On 9th – 11th October 2012, Forest Peoples Programme and Sawit Watch, with the support of CLEC and funds from the Rights and Resources Initiative, co-organized a workshop, ‘Making the Bali Declaration Effective: The Phnom Penh Workshop on Human Rights and Agribusiness’, as a follow-up event to the Bali Workshop on Human Rights and Agribusiness of November – December 2011. Hosted by the Indonesian National Human Rights Commission (Komnas HAM), the workshop benefited from the participation of National Human Rights Commissioners from Thailand, Malaysia, the Philippines, Myanmar, Singapore and Timor-Leste, the Indonesian representative to the ASEAN Intergovernmental Commission on Human Rights (AICHR), concerned Southeast Asian NGOs (CEDAC, CPN, CHRAC, FNN, CCFC, IDEA, TERRA, ELSAM, CCHR) and of the UN Special Rapporteurs on the Right to Food and on the Rights of Indigenous Peoples.
The purpose of the workshop was to consolidate the outcomes of the Bali Workshop and the Bali Declaration on Human Rights and Agribusiness by encouraging the AICHR to receive or (better) recognize the Bali Declaration and to encourage the AICHR to urge Members States to implement it nationally. The wider goals were to encourage the AICHR to receive complaints and recommendations to inform standard-setting; to encourage the AICHR to sanction an international fact finding process to look into cross border agribusiness cases of human rights violations; and to explore possibilities for the establishment by ASEAN of a regional human rights instrument for Southeast Asia. The published proceedings of the Bali workshop were also distributed on this occasion.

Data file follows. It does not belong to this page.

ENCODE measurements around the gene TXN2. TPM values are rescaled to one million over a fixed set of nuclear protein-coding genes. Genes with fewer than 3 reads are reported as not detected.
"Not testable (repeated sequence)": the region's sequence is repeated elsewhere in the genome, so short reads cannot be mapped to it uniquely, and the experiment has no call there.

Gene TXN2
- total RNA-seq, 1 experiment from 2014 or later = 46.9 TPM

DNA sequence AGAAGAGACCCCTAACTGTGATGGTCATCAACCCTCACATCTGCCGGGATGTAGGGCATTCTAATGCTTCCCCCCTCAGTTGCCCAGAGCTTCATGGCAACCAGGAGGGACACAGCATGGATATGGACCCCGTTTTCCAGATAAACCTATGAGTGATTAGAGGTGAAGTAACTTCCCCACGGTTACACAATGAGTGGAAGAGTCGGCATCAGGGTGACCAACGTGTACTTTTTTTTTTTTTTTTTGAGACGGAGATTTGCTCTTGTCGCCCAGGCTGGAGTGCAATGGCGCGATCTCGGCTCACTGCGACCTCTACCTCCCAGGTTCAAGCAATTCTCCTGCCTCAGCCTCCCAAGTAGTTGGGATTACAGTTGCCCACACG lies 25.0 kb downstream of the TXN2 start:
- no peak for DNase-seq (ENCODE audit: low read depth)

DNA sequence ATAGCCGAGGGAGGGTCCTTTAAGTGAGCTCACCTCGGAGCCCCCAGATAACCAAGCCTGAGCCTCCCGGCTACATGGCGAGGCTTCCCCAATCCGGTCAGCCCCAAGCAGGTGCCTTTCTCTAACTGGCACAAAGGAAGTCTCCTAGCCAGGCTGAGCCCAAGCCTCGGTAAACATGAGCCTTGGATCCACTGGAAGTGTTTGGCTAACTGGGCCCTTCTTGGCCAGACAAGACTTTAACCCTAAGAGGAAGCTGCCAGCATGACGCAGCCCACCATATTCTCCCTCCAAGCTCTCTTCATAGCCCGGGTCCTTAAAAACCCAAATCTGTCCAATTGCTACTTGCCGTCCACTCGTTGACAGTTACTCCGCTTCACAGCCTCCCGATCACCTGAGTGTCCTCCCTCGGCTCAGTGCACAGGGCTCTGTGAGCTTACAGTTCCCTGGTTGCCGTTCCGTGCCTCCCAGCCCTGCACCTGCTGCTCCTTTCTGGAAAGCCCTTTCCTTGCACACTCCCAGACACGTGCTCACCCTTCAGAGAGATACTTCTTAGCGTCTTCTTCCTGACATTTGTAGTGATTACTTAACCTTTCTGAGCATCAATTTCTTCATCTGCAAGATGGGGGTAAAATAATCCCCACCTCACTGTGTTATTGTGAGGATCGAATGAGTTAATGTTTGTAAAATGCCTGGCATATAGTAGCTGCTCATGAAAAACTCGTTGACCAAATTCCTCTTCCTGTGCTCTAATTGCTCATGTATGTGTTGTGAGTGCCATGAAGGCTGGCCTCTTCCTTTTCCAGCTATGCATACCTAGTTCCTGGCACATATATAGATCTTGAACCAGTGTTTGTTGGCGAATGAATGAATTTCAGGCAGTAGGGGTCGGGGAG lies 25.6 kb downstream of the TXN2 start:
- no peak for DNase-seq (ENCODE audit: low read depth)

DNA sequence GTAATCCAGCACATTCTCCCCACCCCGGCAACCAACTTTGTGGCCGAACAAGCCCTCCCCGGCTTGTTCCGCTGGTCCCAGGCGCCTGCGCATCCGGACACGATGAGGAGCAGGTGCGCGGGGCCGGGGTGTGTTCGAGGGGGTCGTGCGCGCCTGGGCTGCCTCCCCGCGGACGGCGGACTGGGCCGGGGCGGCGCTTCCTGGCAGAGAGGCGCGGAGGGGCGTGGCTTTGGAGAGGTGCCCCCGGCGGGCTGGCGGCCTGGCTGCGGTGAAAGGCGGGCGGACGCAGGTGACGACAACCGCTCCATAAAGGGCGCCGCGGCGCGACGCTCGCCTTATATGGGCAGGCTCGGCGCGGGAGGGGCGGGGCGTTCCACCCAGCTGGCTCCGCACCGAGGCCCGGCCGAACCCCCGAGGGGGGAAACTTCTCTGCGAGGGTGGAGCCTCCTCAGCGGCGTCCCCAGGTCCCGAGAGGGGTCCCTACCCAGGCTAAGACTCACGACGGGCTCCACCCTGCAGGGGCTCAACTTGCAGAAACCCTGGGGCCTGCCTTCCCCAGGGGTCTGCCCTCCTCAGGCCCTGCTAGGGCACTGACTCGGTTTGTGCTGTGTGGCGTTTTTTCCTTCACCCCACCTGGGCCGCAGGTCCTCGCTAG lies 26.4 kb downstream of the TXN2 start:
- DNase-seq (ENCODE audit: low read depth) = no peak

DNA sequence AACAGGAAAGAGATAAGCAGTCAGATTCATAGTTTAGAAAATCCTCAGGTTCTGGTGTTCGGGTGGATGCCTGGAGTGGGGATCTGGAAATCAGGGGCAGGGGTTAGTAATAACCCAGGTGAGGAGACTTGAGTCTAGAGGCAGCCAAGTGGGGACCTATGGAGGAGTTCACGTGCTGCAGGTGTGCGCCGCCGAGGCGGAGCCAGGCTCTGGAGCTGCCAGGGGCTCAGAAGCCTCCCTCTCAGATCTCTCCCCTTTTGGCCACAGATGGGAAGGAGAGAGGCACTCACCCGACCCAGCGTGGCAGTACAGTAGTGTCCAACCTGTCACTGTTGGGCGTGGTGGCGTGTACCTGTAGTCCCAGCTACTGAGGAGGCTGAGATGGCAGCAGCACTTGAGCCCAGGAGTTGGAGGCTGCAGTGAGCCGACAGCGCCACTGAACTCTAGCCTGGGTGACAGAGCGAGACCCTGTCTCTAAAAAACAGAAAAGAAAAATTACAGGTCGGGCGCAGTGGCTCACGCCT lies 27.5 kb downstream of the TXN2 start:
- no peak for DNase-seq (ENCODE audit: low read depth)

Informative updates on the situation in agribusiness and human rights across the Southeast Asian region were shared by National Human Rights Commissioners, and the workshop participants gained important knowledge about the AICHR and the progress being made to establish an ASEAN human rights mechanism. A field visit to a sugarcane Economic Land Concession in Koh Kong, Southern Cambodia, provided revealing firsthand insights for all participants on the realities of land grabbing, food and water insecurity and forced evictions by transnational corporations, in this case, a Thai and Taiwanese joint venture, for which the Thai Human Rights Commission has found prima facie evidence of violations of human rights including the right to life and the right to self-determination.
The workshop resulted in a joint statement by all participants appealing to the Cambodian Government to resolve the long standing land conflict in Koh Kong Province, and to the European Union, the sugar importers Tate and Lyle and the American Sugar Refining Company to investigate the continuing human rights violations. A follow-up meeting in 2013 is planned to review progress made on the action plan developed jointly by the NHRIs and CSOs on this occasion.